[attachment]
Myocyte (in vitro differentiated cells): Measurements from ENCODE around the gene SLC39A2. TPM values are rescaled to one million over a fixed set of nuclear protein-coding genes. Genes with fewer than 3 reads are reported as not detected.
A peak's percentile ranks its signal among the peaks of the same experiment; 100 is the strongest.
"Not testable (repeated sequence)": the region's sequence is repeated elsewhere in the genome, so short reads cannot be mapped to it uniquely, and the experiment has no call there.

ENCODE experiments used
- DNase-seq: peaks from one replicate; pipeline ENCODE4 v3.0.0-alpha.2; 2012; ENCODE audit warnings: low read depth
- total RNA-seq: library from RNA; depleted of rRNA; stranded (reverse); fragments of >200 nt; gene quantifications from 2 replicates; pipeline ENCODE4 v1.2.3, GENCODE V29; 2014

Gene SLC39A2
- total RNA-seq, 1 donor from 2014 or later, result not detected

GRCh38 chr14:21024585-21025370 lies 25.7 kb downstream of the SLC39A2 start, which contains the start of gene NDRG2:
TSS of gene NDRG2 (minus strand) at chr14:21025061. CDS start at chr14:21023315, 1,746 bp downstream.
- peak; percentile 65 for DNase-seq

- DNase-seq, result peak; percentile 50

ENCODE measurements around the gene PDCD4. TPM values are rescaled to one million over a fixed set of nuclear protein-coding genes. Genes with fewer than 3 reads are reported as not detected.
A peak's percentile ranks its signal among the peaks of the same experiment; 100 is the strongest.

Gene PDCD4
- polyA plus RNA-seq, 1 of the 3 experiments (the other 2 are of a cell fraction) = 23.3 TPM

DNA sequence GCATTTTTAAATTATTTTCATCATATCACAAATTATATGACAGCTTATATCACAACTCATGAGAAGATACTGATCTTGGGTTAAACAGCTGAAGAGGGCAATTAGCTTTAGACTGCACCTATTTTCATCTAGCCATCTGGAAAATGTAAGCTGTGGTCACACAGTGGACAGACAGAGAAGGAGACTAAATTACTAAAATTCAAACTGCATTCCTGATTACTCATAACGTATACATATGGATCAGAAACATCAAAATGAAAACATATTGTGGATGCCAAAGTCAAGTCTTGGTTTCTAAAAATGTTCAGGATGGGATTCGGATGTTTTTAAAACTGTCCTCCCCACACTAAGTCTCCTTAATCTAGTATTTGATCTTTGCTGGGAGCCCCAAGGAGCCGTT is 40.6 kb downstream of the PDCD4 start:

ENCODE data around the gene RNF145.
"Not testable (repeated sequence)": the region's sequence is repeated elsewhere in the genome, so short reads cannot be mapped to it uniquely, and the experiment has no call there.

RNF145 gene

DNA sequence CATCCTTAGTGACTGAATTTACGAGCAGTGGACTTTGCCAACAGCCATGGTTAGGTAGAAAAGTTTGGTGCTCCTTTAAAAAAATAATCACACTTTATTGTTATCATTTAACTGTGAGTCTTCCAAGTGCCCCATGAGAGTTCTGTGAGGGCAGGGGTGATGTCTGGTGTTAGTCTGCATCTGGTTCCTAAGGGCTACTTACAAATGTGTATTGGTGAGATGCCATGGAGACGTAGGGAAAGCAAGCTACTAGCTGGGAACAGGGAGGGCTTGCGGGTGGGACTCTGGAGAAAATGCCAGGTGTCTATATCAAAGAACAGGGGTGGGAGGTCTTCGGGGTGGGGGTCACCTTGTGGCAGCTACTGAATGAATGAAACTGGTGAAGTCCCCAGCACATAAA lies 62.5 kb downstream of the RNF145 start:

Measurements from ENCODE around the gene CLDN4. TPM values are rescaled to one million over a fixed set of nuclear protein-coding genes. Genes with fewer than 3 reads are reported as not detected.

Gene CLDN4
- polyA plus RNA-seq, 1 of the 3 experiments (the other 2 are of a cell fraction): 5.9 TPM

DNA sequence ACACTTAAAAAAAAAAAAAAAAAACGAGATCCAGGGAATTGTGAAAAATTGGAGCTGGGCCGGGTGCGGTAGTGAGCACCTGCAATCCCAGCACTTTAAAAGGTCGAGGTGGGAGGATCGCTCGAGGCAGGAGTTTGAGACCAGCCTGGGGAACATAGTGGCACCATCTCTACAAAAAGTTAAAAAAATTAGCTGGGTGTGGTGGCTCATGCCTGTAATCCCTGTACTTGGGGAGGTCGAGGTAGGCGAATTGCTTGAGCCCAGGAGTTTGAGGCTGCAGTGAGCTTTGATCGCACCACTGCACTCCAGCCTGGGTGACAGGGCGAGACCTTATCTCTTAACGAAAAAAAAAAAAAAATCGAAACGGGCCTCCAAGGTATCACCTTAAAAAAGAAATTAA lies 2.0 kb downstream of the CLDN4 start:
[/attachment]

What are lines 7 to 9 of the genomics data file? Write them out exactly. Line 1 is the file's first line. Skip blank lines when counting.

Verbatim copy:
Gene SLC39A2
- total RNA-seq, 1 donor from 2014 or later, result not detected

GRCh38 chr14:21024585-21025370 lies 25.7 kb downstream of the SLC39A2 start, which contains the start of gene NDRG2: